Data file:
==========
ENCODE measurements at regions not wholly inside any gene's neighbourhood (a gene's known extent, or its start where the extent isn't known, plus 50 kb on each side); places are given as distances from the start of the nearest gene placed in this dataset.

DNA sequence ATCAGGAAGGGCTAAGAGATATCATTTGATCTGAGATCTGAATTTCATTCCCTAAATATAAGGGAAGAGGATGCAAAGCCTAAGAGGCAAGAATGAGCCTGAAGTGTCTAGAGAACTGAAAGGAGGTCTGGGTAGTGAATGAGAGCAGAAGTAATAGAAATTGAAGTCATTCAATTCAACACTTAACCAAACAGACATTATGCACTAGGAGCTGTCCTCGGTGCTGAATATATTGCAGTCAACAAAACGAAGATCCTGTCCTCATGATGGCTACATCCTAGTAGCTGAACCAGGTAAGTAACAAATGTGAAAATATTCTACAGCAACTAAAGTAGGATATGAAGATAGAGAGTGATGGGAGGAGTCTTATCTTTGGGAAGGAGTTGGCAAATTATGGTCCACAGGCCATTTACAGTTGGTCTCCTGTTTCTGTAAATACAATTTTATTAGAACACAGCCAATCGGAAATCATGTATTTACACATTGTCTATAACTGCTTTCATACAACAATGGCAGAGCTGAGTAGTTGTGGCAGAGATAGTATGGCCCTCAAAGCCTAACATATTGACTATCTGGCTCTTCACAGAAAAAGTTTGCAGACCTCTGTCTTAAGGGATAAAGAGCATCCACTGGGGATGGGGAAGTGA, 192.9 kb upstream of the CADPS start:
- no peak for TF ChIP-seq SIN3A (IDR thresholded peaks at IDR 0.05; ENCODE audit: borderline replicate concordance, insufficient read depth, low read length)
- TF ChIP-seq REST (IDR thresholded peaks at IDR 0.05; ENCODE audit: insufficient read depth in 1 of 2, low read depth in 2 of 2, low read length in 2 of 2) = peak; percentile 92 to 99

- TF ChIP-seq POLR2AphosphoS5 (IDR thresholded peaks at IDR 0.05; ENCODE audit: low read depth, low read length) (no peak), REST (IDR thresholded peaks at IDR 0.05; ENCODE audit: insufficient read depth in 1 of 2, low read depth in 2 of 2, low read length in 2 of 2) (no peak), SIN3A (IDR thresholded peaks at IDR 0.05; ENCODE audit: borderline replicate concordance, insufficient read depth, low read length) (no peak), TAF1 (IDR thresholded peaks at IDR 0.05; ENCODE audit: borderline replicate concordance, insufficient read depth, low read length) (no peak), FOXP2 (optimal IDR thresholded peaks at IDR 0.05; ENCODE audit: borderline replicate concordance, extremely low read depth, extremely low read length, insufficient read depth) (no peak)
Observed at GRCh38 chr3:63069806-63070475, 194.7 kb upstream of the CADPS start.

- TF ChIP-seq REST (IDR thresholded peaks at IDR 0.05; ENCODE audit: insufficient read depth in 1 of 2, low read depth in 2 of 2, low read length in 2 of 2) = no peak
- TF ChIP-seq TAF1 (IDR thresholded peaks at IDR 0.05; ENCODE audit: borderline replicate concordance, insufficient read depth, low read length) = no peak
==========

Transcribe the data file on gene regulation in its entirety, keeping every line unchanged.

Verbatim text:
ENCODE measurements at regions not wholly inside any gene's neighbourhood (a gene's known extent, or its start where the extent isn't known, plus 50 kb on each side); places are given as distances from the start of the nearest gene placed in this dataset.

DNA sequence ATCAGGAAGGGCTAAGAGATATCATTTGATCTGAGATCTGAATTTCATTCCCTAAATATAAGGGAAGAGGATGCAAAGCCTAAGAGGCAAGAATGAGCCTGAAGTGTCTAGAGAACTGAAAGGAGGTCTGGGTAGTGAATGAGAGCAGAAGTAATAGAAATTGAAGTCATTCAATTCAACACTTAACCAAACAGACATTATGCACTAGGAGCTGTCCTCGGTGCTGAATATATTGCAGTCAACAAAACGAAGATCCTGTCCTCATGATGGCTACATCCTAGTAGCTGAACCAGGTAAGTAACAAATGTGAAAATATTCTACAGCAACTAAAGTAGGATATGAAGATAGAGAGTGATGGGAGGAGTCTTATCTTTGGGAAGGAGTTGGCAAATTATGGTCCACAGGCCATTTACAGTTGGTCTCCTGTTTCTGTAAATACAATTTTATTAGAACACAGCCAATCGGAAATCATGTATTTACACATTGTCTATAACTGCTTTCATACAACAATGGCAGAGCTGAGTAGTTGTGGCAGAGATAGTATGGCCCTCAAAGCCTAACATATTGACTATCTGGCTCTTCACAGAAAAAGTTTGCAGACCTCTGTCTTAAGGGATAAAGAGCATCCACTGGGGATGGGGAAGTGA, 192.9 kb upstream of the CADPS start:
- no peak for TF ChIP-seq SIN3A (IDR thresholded peaks at IDR 0.05; ENCODE audit: borderline replicate concordance, insufficient read depth, low read length)
- TF ChIP-seq REST (IDR thresholded peaks at IDR 0.05; ENCODE audit: insufficient read depth in 1 of 2, low read depth in 2 of 2, low read length in 2 of 2) = peak; percentile 92 to 99

- TF ChIP-seq POLR2AphosphoS5 (IDR thresholded peaks at IDR 0.05; ENCODE audit: low read depth, low read length) (no peak), REST (IDR thresholded peaks at IDR 0.05; ENCODE audit: insufficient read depth in 1 of 2, low read depth in 2 of 2, low read length in 2 of 2) (no peak), SIN3A (IDR thresholded peaks at IDR 0.05; ENCODE audit: borderline replicate concordance, insufficient read depth, low read length) (no peak), TAF1 (IDR thresholded peaks at IDR 0.05; ENCODE audit: borderline replicate concordance, insufficient read depth, low read length) (no peak), FOXP2 (optimal IDR thresholded peaks at IDR 0.05; ENCODE audit: borderline replicate concordance, extremely low read depth, extremely low read length, insufficient read depth) (no peak)
Observed at GRCh38 chr3:63069806-63070475, 194.7 kb upstream of the CADPS start.

- TF ChIP-seq REST (IDR thresholded peaks at IDR 0.05; ENCODE audit: insufficient read depth in 1 of 2, low read depth in 2 of 2, low read length in 2 of 2) = no peak
- TF ChIP-seq TAF1 (IDR thresholded peaks at IDR 0.05; ENCODE audit: borderline replicate concordance, insufficient read depth, low read length) = no peak